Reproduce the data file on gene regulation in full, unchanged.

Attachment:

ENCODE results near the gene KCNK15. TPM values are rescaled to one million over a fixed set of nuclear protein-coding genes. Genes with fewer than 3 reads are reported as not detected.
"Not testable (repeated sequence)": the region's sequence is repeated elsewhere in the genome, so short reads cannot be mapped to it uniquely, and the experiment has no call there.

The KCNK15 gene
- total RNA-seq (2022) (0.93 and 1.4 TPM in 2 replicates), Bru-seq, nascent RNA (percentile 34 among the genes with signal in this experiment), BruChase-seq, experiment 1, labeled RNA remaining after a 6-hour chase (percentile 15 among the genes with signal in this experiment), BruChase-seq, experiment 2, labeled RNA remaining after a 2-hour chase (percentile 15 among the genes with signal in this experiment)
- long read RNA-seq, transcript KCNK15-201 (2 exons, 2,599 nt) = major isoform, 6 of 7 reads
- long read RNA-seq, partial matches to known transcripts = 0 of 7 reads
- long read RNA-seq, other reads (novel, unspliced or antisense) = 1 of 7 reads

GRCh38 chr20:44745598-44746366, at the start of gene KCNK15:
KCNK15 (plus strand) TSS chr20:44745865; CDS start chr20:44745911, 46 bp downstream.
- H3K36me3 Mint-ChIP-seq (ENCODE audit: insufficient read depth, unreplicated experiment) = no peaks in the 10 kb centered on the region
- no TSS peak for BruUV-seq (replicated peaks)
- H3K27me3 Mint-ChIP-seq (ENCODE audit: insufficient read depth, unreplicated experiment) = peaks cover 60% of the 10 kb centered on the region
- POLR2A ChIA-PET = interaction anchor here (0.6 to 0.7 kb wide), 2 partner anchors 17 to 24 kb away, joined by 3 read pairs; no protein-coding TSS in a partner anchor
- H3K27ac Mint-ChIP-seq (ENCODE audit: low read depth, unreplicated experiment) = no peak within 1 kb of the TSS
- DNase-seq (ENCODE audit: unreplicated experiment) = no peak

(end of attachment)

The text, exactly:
ENCODE results near the gene KCNK15. TPM values are rescaled to one million over a fixed set of nuclear protein-coding genes. Genes with fewer than 3 reads are reported as not detected.
"Not testable (repeated sequence)": the region's sequence is repeated elsewhere in the genome, so short reads cannot be mapped to it uniquely, and the experiment has no call there.

The KCNK15 gene
- total RNA-seq (2022) (0.93 and 1.4 TPM in 2 replicates), Bru-seq, nascent RNA (percentile 34 among the genes with signal in this experiment), BruChase-seq, experiment 1, labeled RNA remaining after a 6-hour chase (percentile 15 among the genes with signal in this experiment), BruChase-seq, experiment 2, labeled RNA remaining after a 2-hour chase (percentile 15 among the genes with signal in this experiment)
- long read RNA-seq, transcript KCNK15-201 (2 exons, 2,599 nt) = major isoform, 6 of 7 reads
- long read RNA-seq, partial matches to known transcripts = 0 of 7 reads
- long read RNA-seq, other reads (novel, unspliced or antisense) = 1 of 7 reads

GRCh38 chr20:44745598-44746366, at the start of gene KCNK15:
KCNK15 (plus strand) TSS chr20:44745865; CDS start chr20:44745911, 46 bp downstream.
- H3K36me3 Mint-ChIP-seq (ENCODE audit: insufficient read depth, unreplicated experiment) = no peaks in the 10 kb centered on the region
- no TSS peak for BruUV-seq (replicated peaks)
- H3K27me3 Mint-ChIP-seq (ENCODE audit: insufficient read depth, unreplicated experiment) = peaks cover 60% of the 10 kb centered on the region
- POLR2A ChIA-PET = interaction anchor here (0.6 to 0.7 kb wide), 2 partner anchors 17 to 24 kb away, joined by 3 read pairs; no protein-coding TSS in a partner anchor
- H3K27ac Mint-ChIP-seq (ENCODE audit: low read depth, unreplicated experiment) = no peak within 1 kb of the TSS
- DNase-seq (ENCODE audit: unreplicated experiment) = no peak